Links, 3/25/11

  • “Equation: How Much Money Do Spammers Rake In?” (Wired; h/t Josh) – from the article: Then the researchers calculated an estimate of how much money the spammer grossed per day: about $7,000
  • Jay Cost, “Tim Pawlenty’s Path to the Republican Nomination” – from the article: After the 1968 convention debacle in Chicago, the McGovern-Fraser Commission of the Democratic party demanded an open nomination process, one that was instituted in advance of the 1972 election. The Republican party slowly but surely followed suit. Today, party nominations are decided via a byzantine and arbitrary process of caucuses and primaries. The original reformers never anticipated the mess that their rule changes have created. They hoped for an open and truly participatory party system, but instead we have gotten a nomination scheme that has rewarded divide-and-conquer strategies, favored parochial interest groups and bloodless campaign professionals, vitiated the traditional party organizations, and facilitated the rise of a permanent electoral campaign.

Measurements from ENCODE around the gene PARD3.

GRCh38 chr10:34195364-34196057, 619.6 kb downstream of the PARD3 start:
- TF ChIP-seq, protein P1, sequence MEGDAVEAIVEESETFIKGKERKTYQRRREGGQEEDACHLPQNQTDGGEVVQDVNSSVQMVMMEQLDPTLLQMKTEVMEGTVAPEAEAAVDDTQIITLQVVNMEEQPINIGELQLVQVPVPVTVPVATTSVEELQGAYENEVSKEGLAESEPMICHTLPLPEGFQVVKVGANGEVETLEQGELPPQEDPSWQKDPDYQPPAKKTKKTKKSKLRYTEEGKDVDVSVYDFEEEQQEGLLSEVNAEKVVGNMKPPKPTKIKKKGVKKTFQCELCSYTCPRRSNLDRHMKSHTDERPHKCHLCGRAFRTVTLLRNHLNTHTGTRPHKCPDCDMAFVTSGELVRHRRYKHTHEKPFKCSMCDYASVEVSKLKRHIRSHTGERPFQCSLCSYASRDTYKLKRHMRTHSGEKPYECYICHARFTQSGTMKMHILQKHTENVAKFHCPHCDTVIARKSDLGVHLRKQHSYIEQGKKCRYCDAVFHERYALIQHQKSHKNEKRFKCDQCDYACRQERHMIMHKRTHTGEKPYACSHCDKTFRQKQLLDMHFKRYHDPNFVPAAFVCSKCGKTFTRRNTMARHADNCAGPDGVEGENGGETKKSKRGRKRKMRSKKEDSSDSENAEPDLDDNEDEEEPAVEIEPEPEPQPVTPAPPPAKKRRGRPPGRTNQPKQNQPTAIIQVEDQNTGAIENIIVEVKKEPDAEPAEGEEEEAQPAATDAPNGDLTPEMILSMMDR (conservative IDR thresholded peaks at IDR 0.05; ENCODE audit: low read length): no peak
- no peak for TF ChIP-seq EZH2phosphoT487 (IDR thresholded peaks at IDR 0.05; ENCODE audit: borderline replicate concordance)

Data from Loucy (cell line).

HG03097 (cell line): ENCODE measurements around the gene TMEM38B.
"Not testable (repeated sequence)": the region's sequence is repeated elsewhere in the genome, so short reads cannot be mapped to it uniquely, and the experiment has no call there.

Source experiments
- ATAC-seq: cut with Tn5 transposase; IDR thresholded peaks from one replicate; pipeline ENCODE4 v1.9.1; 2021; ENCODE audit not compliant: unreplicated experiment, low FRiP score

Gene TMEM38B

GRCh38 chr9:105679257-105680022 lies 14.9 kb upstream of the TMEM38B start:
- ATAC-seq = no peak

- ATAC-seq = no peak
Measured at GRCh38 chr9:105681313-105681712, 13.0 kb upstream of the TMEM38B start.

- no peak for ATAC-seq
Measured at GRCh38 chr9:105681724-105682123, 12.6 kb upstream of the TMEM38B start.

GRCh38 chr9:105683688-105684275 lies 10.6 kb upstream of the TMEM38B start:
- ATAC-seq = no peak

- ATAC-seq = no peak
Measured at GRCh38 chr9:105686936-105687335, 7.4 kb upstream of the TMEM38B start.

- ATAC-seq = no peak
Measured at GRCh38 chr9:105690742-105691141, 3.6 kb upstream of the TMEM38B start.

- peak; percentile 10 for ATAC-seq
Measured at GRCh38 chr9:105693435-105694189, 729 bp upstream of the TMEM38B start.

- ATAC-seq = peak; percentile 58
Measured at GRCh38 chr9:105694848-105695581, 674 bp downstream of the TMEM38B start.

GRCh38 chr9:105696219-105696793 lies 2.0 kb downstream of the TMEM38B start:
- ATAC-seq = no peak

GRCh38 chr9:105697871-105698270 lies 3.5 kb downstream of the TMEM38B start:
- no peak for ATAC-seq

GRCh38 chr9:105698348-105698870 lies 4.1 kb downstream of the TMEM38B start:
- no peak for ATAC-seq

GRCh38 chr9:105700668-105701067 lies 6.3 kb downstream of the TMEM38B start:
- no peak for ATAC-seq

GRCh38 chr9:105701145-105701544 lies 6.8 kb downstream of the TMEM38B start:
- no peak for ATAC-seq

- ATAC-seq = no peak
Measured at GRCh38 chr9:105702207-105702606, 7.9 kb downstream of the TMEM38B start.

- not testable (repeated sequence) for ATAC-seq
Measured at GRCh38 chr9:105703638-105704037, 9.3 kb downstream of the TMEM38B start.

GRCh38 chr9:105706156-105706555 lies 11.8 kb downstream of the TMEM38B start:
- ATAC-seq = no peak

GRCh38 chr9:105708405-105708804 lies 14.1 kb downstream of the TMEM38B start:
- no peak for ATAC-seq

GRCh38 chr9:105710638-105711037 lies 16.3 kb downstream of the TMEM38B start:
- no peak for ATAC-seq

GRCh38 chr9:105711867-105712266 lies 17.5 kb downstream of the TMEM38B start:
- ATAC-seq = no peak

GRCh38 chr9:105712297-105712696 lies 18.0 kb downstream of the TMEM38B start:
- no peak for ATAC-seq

• “The End of the Road: Saying Goodbye to Freeways” (NPR; h/t Josh) – from the article: Now that most cities are far less industrial, planners like Cleveland’s Brown remain focused on sustainability and about being able to walk places. “When you talk about improving the quality of life in neighborhoods and a city, that translates directly into increases in population and jobs,” he says.
  • Francis Poulenc, “Videntes stellam” – some amazing choral music I heard recent.

1 Comment

  1. Well I hope that everything that is consumed is deliverable by Bicycle.. and I guess my next question would be who is going to deliver the bike. Freeways are required for commerce just as they were when Ike put them in.

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